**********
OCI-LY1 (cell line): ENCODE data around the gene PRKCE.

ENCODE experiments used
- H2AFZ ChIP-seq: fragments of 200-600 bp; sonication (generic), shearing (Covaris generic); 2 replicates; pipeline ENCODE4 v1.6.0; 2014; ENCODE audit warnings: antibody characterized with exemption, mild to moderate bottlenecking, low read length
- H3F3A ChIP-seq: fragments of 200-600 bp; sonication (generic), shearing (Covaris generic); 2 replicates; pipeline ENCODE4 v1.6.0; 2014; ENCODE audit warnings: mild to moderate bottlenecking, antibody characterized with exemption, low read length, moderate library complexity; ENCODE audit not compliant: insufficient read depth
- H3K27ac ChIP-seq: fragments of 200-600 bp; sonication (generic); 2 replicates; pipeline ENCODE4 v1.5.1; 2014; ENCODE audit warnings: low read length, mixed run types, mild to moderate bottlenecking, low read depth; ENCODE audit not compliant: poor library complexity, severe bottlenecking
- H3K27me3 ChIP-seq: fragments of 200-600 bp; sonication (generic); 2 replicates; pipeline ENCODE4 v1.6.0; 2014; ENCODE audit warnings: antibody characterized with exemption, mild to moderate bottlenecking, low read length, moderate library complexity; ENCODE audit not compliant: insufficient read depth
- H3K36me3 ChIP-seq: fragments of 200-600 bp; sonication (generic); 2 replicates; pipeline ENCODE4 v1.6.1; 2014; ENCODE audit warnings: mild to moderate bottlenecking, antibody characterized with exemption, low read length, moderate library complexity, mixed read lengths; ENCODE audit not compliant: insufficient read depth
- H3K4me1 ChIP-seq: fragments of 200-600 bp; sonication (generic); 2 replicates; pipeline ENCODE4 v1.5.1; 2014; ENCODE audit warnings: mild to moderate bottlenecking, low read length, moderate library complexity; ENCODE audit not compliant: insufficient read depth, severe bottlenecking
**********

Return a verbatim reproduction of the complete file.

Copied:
OCI-LY1 (cell line): ENCODE data around the gene PRKCE.

ENCODE experiments used
- H2AFZ ChIP-seq: fragments of 200-600 bp; sonication (generic), shearing (Covaris generic); 2 replicates; pipeline ENCODE4 v1.6.0; 2014; ENCODE audit warnings: antibody characterized with exemption, mild to moderate bottlenecking, low read length
- H3F3A ChIP-seq: fragments of 200-600 bp; sonication (generic), shearing (Covaris generic); 2 replicates; pipeline ENCODE4 v1.6.0; 2014; ENCODE audit warnings: mild to moderate bottlenecking, antibody characterized with exemption, low read length, moderate library complexity; ENCODE audit not compliant: insufficient read depth
- H3K27ac ChIP-seq: fragments of 200-600 bp; sonication (generic); 2 replicates; pipeline ENCODE4 v1.5.1; 2014; ENCODE audit warnings: low read length, mixed run types, mild to moderate bottlenecking, low read depth; ENCODE audit not compliant: poor library complexity, severe bottlenecking
- H3K27me3 ChIP-seq: fragments of 200-600 bp; sonication (generic); 2 replicates; pipeline ENCODE4 v1.6.0; 2014; ENCODE audit warnings: antibody characterized with exemption, mild to moderate bottlenecking, low read length, moderate library complexity; ENCODE audit not compliant: insufficient read depth
- H3K36me3 ChIP-seq: fragments of 200-600 bp; sonication (generic); 2 replicates; pipeline ENCODE4 v1.6.1; 2014; ENCODE audit warnings: mild to moderate bottlenecking, antibody characterized with exemption, low read length, moderate library complexity, mixed read lengths; ENCODE audit not compliant: insufficient read depth
- H3K4me1 ChIP-seq: fragments of 200-600 bp; sonication (generic); 2 replicates; pipeline ENCODE4 v1.5.1; 2014; ENCODE audit warnings: mild to moderate bottlenecking, low read length, moderate library complexity; ENCODE audit not compliant: insufficient read depth, severe bottlenecking